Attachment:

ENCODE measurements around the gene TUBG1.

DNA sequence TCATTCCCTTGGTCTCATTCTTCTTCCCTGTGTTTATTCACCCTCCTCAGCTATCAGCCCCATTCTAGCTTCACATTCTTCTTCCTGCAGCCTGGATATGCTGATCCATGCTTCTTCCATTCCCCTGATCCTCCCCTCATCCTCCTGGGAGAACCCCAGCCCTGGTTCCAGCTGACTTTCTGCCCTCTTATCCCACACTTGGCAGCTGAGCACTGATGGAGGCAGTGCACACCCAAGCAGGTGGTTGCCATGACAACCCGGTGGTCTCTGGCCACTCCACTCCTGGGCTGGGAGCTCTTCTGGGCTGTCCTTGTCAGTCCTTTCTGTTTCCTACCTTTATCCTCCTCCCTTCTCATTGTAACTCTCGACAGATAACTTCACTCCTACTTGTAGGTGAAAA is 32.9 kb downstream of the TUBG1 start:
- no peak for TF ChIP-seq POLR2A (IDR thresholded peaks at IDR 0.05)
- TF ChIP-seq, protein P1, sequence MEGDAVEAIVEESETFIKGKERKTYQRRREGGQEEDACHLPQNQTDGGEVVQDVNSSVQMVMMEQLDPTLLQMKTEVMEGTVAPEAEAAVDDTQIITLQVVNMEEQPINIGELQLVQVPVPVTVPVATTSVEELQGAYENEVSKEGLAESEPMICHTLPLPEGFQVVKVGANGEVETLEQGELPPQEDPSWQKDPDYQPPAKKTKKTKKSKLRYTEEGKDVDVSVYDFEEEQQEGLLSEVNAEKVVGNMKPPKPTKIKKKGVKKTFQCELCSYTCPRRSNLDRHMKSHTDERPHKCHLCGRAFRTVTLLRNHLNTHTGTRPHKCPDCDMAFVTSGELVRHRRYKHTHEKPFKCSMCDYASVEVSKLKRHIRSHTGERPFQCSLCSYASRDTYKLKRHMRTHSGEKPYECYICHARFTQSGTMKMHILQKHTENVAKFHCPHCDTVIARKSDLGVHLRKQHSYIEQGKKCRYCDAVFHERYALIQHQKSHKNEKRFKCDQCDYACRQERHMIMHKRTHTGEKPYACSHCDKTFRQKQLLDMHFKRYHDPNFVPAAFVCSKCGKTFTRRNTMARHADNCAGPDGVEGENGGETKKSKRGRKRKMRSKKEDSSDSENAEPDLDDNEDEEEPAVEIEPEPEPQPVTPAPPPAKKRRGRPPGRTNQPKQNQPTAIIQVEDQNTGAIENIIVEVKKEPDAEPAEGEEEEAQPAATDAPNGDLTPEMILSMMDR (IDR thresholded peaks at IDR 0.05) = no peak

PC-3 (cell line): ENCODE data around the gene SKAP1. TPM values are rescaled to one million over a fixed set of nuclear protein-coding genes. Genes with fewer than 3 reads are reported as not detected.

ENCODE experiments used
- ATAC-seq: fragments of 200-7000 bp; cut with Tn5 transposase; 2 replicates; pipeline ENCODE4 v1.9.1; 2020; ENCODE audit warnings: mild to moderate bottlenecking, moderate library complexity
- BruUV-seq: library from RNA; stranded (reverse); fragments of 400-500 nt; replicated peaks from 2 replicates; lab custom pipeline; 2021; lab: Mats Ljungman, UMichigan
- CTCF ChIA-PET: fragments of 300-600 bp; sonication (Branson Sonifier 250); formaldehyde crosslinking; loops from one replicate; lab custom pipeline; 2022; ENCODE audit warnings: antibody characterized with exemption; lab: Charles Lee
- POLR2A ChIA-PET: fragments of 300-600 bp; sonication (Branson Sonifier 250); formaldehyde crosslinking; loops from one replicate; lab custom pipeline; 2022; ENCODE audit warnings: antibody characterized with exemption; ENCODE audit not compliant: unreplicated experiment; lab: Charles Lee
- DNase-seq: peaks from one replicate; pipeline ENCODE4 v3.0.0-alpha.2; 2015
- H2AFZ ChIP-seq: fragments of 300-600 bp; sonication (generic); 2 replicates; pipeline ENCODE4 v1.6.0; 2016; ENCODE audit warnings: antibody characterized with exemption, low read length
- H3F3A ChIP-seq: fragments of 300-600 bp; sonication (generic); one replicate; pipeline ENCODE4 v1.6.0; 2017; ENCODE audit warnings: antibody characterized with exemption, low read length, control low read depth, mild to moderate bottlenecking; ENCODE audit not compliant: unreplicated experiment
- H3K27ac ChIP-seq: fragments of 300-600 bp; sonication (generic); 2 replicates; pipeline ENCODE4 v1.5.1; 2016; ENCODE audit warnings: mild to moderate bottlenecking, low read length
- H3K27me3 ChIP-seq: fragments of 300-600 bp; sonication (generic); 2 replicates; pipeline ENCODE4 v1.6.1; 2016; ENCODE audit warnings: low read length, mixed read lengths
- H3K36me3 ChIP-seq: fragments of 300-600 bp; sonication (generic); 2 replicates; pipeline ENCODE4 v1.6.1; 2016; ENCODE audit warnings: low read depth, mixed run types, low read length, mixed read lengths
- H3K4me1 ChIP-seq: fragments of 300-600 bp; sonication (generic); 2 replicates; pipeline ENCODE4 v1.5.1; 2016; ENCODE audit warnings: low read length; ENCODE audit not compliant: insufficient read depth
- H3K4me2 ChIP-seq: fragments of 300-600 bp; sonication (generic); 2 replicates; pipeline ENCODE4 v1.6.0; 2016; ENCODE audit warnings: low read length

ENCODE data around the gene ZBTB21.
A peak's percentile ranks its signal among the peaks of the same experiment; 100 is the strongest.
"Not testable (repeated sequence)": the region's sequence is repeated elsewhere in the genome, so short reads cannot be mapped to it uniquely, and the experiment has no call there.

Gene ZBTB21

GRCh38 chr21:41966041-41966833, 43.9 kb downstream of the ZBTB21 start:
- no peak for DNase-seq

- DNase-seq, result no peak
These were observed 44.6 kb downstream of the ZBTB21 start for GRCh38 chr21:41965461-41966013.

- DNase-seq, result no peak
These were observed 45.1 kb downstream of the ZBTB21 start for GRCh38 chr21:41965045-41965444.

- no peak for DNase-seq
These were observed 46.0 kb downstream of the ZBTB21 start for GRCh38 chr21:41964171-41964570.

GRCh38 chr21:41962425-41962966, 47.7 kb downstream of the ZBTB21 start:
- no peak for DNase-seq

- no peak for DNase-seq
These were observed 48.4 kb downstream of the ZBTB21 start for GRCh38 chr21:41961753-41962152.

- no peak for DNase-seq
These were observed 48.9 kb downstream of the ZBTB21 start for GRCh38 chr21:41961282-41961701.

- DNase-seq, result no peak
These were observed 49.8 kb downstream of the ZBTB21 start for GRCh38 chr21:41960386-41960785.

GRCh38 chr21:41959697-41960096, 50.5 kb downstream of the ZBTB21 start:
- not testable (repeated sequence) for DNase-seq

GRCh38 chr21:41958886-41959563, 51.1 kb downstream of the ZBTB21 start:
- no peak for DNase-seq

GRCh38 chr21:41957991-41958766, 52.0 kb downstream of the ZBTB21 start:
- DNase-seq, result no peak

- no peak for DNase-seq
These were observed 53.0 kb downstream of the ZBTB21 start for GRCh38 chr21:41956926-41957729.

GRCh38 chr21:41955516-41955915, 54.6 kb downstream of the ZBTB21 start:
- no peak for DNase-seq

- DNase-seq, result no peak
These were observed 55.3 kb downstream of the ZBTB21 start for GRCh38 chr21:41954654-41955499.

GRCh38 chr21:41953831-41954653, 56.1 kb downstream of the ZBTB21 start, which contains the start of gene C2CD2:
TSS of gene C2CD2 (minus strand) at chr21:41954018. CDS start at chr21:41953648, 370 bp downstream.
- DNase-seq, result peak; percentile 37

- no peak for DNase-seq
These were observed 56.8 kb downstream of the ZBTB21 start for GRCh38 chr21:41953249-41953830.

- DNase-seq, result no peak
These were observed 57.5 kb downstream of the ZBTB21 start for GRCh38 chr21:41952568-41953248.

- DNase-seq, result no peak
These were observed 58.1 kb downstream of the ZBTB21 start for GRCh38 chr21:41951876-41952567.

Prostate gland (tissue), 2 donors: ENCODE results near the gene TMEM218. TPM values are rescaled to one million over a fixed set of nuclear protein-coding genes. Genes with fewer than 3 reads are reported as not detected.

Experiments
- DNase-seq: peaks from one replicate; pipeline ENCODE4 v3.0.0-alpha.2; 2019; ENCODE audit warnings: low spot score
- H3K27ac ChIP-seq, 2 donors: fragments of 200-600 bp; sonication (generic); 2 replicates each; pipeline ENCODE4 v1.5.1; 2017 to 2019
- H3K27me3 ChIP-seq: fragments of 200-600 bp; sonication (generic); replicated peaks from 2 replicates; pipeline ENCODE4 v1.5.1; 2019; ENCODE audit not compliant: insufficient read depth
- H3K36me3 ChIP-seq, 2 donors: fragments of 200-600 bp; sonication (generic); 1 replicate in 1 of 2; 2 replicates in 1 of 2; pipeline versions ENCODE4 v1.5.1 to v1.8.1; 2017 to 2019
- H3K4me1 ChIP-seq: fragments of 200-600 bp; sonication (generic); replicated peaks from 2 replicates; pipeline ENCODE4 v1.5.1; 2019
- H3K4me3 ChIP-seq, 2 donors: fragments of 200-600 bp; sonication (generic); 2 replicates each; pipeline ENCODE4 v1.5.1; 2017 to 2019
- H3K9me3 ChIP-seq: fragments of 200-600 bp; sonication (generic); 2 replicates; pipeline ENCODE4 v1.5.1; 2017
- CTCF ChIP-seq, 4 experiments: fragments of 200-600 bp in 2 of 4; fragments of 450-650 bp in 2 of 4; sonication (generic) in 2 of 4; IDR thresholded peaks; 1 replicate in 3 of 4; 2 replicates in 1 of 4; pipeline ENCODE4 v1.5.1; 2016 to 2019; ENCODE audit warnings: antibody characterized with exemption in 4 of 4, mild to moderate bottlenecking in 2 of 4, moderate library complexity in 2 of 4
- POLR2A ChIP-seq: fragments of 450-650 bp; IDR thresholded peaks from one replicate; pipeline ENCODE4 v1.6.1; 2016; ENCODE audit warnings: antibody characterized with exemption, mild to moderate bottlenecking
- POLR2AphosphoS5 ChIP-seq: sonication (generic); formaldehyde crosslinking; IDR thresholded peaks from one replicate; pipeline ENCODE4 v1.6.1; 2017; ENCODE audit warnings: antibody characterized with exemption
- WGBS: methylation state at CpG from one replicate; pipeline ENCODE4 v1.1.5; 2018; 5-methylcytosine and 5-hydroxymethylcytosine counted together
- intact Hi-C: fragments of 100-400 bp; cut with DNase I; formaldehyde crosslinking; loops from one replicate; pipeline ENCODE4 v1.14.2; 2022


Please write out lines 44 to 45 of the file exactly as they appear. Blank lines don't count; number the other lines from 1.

- DNase-seq, result no peak

- no peak for DNase-seq